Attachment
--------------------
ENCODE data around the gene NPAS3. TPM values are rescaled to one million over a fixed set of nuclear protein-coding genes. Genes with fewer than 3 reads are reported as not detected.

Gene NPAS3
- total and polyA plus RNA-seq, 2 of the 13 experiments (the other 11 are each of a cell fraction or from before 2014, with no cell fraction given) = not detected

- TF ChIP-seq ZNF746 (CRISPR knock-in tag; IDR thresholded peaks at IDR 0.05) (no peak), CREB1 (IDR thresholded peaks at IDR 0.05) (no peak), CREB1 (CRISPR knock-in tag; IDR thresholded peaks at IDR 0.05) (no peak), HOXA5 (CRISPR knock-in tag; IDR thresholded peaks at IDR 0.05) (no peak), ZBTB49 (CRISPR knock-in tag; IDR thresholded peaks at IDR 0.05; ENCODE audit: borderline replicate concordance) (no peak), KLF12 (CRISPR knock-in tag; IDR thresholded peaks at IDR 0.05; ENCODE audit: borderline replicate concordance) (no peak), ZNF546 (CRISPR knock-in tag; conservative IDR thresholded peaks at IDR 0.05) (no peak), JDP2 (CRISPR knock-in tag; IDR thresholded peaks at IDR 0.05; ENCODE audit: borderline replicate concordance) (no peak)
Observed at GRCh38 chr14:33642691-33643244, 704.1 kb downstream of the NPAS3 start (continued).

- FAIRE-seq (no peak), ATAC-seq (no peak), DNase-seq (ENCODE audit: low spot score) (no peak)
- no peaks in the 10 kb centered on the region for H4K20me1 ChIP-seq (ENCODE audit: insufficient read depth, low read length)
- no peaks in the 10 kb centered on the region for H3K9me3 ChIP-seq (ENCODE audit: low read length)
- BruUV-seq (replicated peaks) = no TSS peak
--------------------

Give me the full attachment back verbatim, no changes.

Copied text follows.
ENCODE data around the gene NPAS3. TPM values are rescaled to one million over a fixed set of nuclear protein-coding genes. Genes with fewer than 3 reads are reported as not detected.

Gene NPAS3
- total and polyA plus RNA-seq, 2 of the 13 experiments (the other 11 are each of a cell fraction or from before 2014, with no cell fraction given) = not detected

- TF ChIP-seq ZNF746 (CRISPR knock-in tag; IDR thresholded peaks at IDR 0.05) (no peak), CREB1 (IDR thresholded peaks at IDR 0.05) (no peak), CREB1 (CRISPR knock-in tag; IDR thresholded peaks at IDR 0.05) (no peak), HOXA5 (CRISPR knock-in tag; IDR thresholded peaks at IDR 0.05) (no peak), ZBTB49 (CRISPR knock-in tag; IDR thresholded peaks at IDR 0.05; ENCODE audit: borderline replicate concordance) (no peak), KLF12 (CRISPR knock-in tag; IDR thresholded peaks at IDR 0.05; ENCODE audit: borderline replicate concordance) (no peak), ZNF546 (CRISPR knock-in tag; conservative IDR thresholded peaks at IDR 0.05) (no peak), JDP2 (CRISPR knock-in tag; IDR thresholded peaks at IDR 0.05; ENCODE audit: borderline replicate concordance) (no peak)
Observed at GRCh38 chr14:33642691-33643244, 704.1 kb downstream of the NPAS3 start (continued).

- FAIRE-seq (no peak), ATAC-seq (no peak), DNase-seq (ENCODE audit: low spot score) (no peak)
- no peaks in the 10 kb centered on the region for H4K20me1 ChIP-seq (ENCODE audit: insufficient read depth, low read length)
- no peaks in the 10 kb centered on the region for H3K9me3 ChIP-seq (ENCODE audit: low read length)
- BruUV-seq (replicated peaks) = no TSS peak